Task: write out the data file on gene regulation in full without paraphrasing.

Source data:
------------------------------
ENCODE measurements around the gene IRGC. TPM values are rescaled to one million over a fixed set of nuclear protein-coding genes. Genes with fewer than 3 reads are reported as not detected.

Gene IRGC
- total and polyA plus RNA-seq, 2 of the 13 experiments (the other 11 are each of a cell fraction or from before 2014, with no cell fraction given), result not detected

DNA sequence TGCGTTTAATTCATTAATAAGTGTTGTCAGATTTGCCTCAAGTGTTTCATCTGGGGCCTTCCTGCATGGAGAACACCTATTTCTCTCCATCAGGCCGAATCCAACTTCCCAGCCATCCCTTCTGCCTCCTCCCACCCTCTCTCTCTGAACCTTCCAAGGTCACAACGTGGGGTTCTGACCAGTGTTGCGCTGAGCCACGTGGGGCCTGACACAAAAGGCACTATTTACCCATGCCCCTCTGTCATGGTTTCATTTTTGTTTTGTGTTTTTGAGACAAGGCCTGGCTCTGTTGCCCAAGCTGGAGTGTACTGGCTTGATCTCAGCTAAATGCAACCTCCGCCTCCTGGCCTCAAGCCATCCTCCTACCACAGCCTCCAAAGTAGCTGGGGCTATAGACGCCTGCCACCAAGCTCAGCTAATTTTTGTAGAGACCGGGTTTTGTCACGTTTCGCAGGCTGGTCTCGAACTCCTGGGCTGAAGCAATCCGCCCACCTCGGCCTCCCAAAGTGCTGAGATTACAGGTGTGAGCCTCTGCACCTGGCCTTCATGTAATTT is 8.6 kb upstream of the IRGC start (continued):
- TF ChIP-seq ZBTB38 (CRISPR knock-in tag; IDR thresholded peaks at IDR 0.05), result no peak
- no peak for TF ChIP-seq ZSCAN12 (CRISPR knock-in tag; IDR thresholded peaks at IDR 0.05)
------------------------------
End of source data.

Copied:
ENCODE measurements around the gene IRGC. TPM values are rescaled to one million over a fixed set of nuclear protein-coding genes. Genes with fewer than 3 reads are reported as not detected.

Gene IRGC
- total and polyA plus RNA-seq, 2 of the 13 experiments (the other 11 are each of a cell fraction or from before 2014, with no cell fraction given), result not detected

DNA sequence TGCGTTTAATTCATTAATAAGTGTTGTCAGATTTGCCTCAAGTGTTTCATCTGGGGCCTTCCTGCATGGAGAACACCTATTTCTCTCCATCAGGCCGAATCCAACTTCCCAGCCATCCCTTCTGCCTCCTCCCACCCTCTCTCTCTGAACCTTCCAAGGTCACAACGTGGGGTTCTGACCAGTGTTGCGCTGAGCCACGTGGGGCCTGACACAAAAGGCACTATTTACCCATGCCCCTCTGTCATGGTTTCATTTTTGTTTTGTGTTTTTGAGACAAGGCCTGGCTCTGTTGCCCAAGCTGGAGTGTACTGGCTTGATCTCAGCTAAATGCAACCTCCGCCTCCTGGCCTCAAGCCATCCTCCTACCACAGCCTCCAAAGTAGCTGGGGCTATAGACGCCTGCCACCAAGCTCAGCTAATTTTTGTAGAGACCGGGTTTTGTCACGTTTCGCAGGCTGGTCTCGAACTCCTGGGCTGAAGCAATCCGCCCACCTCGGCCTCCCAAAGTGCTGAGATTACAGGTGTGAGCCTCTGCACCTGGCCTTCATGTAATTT is 8.6 kb upstream of the IRGC start (continued):
- TF ChIP-seq ZBTB38 (CRISPR knock-in tag; IDR thresholded peaks at IDR 0.05), result no peak
- no peak for TF ChIP-seq ZSCAN12 (CRISPR knock-in tag; IDR thresholded peaks at IDR 0.05)